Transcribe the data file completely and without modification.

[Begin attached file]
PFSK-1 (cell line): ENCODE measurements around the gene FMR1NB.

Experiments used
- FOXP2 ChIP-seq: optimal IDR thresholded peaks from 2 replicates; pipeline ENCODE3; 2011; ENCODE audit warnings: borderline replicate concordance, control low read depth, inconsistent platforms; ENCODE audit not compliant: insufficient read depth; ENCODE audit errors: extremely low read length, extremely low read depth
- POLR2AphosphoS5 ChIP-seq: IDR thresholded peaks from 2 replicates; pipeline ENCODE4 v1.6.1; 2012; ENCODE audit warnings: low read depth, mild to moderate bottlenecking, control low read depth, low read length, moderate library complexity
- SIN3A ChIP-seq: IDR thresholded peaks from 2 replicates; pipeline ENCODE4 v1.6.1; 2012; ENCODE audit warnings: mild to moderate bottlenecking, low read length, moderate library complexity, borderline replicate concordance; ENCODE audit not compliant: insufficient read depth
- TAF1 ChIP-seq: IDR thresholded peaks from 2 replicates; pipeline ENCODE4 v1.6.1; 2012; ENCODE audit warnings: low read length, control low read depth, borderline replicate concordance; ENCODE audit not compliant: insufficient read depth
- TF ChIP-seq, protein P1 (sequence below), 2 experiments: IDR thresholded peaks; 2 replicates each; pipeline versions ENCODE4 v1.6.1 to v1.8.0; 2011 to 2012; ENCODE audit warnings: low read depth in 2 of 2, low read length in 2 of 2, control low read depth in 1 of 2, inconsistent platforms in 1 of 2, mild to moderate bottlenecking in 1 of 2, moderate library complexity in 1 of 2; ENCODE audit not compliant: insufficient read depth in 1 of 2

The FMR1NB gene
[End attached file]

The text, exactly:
PFSK-1 (cell line): ENCODE measurements around the gene FMR1NB.

Experiments used
- FOXP2 ChIP-seq: optimal IDR thresholded peaks from 2 replicates; pipeline ENCODE3; 2011; ENCODE audit warnings: borderline replicate concordance, control low read depth, inconsistent platforms; ENCODE audit not compliant: insufficient read depth; ENCODE audit errors: extremely low read length, extremely low read depth
- POLR2AphosphoS5 ChIP-seq: IDR thresholded peaks from 2 replicates; pipeline ENCODE4 v1.6.1; 2012; ENCODE audit warnings: low read depth, mild to moderate bottlenecking, control low read depth, low read length, moderate library complexity
- SIN3A ChIP-seq: IDR thresholded peaks from 2 replicates; pipeline ENCODE4 v1.6.1; 2012; ENCODE audit warnings: mild to moderate bottlenecking, low read length, moderate library complexity, borderline replicate concordance; ENCODE audit not compliant: insufficient read depth
- TAF1 ChIP-seq: IDR thresholded peaks from 2 replicates; pipeline ENCODE4 v1.6.1; 2012; ENCODE audit warnings: low read length, control low read depth, borderline replicate concordance; ENCODE audit not compliant: insufficient read depth
- TF ChIP-seq, protein P1 (sequence below), 2 experiments: IDR thresholded peaks; 2 replicates each; pipeline versions ENCODE4 v1.6.1 to v1.8.0; 2011 to 2012; ENCODE audit warnings: low read depth in 2 of 2, low read length in 2 of 2, control low read depth in 1 of 2, inconsistent platforms in 1 of 2, mild to moderate bottlenecking in 1 of 2, moderate library complexity in 1 of 2; ENCODE audit not compliant: insufficient read depth in 1 of 2

The FMR1NB gene